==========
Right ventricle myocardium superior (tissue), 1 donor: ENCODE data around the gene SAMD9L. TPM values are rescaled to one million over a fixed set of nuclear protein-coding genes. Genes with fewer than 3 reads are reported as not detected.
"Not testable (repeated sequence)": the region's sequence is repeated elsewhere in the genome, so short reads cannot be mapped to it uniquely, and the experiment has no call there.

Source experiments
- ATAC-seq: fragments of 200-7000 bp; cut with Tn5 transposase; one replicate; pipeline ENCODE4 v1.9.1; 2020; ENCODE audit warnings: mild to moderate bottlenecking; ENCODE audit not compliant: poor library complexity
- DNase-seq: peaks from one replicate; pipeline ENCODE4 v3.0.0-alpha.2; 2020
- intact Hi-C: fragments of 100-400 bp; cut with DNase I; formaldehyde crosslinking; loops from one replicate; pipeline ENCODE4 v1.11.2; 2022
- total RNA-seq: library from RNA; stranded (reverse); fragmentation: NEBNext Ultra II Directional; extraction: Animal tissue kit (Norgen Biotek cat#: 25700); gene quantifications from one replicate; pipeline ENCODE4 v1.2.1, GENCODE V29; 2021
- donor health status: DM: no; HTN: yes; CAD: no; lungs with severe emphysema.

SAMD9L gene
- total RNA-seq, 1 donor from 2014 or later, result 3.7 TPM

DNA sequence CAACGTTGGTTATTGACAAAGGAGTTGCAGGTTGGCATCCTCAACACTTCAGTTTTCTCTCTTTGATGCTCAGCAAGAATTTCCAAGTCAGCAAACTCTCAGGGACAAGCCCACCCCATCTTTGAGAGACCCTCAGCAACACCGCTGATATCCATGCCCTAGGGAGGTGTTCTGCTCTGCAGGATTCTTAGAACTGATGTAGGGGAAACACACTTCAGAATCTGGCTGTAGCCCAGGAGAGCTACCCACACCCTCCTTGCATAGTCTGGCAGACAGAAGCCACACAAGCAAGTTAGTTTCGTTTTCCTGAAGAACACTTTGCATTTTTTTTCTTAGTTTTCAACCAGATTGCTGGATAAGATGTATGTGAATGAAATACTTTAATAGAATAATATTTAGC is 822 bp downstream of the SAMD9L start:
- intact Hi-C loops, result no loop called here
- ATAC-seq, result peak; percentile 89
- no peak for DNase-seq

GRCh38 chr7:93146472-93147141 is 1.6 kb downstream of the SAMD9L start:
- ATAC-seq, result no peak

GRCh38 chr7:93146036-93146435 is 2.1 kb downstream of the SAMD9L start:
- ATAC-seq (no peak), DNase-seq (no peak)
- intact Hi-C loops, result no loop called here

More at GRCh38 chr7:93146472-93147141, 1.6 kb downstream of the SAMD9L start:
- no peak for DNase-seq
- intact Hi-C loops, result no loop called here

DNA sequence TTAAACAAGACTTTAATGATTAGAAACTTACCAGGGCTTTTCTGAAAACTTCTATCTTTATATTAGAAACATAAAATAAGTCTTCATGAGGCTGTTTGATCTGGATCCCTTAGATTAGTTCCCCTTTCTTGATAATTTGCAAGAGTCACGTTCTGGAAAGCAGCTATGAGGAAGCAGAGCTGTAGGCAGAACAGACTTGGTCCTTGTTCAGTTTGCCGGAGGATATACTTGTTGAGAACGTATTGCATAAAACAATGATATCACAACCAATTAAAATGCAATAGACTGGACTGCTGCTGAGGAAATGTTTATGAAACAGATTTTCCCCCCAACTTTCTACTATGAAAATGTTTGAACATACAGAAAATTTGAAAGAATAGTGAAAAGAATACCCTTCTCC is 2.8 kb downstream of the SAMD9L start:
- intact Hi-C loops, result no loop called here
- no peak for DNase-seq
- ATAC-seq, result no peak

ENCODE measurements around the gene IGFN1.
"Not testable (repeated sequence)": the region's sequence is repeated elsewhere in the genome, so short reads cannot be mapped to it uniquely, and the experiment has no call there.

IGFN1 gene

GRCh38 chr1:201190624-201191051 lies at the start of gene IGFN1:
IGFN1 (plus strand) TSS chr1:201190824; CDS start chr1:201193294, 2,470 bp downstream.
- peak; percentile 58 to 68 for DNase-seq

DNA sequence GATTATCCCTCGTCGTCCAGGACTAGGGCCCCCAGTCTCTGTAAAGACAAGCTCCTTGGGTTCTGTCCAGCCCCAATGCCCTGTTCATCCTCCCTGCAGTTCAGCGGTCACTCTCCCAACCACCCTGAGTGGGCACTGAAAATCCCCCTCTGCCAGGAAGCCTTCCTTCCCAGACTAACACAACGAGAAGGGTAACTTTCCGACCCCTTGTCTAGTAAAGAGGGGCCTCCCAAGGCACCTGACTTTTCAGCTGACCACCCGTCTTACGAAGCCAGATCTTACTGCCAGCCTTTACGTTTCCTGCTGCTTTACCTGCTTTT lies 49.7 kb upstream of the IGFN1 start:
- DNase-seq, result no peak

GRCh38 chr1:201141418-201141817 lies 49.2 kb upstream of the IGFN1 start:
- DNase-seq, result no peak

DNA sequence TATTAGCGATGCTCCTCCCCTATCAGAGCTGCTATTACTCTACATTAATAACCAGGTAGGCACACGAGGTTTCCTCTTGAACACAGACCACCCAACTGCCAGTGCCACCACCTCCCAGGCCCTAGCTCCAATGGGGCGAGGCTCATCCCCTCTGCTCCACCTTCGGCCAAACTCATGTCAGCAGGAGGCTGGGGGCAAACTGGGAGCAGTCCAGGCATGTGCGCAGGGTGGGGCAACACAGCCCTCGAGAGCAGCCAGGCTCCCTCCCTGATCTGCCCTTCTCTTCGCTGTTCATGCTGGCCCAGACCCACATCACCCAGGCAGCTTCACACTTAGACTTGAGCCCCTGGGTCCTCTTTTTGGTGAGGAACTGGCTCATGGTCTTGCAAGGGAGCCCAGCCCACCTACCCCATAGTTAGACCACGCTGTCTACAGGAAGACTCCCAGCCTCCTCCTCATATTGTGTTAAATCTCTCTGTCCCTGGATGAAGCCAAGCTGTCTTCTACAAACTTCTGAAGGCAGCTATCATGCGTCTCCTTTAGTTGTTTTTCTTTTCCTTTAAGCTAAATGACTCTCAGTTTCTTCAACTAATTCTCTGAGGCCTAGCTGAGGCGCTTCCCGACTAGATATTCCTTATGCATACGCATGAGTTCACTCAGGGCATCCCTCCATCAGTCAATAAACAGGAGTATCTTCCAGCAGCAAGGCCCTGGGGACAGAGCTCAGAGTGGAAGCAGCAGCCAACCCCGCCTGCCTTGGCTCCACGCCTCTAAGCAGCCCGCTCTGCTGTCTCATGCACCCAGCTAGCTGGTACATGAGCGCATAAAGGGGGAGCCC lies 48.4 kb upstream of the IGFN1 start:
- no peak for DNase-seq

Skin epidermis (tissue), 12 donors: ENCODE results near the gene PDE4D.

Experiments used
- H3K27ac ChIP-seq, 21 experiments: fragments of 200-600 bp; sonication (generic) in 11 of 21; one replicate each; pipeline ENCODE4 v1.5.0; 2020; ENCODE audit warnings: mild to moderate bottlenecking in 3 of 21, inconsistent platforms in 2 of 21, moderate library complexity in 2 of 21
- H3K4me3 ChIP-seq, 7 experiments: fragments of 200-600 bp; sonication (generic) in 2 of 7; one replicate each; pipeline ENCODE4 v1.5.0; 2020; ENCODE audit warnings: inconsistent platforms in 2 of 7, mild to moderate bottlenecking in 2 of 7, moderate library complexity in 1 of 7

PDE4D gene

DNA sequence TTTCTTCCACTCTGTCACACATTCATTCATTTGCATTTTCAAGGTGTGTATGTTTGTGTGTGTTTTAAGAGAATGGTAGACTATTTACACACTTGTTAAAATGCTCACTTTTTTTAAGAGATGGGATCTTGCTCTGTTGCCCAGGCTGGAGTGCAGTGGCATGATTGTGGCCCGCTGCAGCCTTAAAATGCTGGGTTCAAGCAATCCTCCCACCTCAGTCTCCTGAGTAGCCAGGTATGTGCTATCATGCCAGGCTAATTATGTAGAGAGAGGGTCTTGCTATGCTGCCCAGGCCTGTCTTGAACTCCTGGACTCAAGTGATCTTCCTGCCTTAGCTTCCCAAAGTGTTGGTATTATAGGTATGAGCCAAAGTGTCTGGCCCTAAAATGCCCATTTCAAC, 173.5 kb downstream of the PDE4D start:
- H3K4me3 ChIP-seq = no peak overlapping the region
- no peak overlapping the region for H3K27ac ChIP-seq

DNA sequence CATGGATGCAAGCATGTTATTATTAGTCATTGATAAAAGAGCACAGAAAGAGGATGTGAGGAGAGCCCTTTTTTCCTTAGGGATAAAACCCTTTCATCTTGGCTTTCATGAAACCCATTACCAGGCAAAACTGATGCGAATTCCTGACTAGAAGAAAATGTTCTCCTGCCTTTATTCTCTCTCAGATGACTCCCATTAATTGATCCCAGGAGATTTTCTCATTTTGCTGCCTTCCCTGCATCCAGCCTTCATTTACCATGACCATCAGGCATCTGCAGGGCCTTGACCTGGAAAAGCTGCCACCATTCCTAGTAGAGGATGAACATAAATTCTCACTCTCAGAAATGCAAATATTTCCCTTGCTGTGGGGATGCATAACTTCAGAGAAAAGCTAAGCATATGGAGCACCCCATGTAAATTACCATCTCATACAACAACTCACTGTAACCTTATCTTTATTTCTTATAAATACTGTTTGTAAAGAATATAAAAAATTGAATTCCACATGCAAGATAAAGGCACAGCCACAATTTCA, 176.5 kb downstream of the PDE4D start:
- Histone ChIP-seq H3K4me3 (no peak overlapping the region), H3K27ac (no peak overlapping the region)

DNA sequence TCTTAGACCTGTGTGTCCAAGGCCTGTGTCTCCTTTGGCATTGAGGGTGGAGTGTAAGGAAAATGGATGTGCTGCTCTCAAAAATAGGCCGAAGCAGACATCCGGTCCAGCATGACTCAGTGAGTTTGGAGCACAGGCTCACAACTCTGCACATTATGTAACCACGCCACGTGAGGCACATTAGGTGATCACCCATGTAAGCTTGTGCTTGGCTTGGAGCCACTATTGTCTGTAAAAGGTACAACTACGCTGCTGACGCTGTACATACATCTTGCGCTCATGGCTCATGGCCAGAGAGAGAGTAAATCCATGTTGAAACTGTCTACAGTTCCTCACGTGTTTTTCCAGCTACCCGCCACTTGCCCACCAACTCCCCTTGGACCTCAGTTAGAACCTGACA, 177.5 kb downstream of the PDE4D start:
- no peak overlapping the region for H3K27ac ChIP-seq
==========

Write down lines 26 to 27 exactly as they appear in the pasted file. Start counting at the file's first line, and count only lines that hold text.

- ATAC-seq, result no peak

ENCODE measurements around the gene IGFN1.